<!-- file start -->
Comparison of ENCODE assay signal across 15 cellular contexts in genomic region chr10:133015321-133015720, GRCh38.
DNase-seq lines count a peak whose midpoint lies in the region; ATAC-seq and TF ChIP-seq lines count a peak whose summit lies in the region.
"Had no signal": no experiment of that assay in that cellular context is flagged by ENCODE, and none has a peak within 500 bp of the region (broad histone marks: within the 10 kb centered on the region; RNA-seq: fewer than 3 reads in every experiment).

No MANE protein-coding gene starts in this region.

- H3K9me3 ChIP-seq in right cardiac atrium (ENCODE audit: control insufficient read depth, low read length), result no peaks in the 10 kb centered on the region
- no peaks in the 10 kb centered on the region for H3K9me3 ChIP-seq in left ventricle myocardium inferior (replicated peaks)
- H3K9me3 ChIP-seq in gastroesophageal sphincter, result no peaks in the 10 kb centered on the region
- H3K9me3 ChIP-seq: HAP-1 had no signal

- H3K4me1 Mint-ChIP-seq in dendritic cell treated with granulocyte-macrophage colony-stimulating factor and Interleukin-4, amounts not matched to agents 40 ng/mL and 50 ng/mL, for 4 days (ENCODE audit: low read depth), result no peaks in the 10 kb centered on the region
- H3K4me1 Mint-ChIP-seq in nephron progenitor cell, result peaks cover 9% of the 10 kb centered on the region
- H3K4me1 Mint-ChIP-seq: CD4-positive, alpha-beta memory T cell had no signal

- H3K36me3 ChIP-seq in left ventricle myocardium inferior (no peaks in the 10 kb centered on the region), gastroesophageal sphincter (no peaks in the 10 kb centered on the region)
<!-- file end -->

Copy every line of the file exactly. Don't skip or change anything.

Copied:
Comparison of ENCODE assay signal across 15 cellular contexts in genomic region chr10:133015321-133015720, GRCh38.
DNase-seq lines count a peak whose midpoint lies in the region; ATAC-seq and TF ChIP-seq lines count a peak whose summit lies in the region.
"Had no signal": no experiment of that assay in that cellular context is flagged by ENCODE, and none has a peak within 500 bp of the region (broad histone marks: within the 10 kb centered on the region; RNA-seq: fewer than 3 reads in every experiment).

No MANE protein-coding gene starts in this region.

- H3K9me3 ChIP-seq in right cardiac atrium (ENCODE audit: control insufficient read depth, low read length), result no peaks in the 10 kb centered on the region
- no peaks in the 10 kb centered on the region for H3K9me3 ChIP-seq in left ventricle myocardium inferior (replicated peaks)
- H3K9me3 ChIP-seq in gastroesophageal sphincter, result no peaks in the 10 kb centered on the region
- H3K9me3 ChIP-seq: HAP-1 had no signal

- H3K4me1 Mint-ChIP-seq in dendritic cell treated with granulocyte-macrophage colony-stimulating factor and Interleukin-4, amounts not matched to agents 40 ng/mL and 50 ng/mL, for 4 days (ENCODE audit: low read depth), result no peaks in the 10 kb centered on the region
- H3K4me1 Mint-ChIP-seq in nephron progenitor cell, result peaks cover 9% of the 10 kb centered on the region
- H3K4me1 Mint-ChIP-seq: CD4-positive, alpha-beta memory T cell had no signal

- H3K36me3 ChIP-seq in left ventricle myocardium inferior (no peaks in the 10 kb centered on the region), gastroesophageal sphincter (no peaks in the 10 kb centered on the region)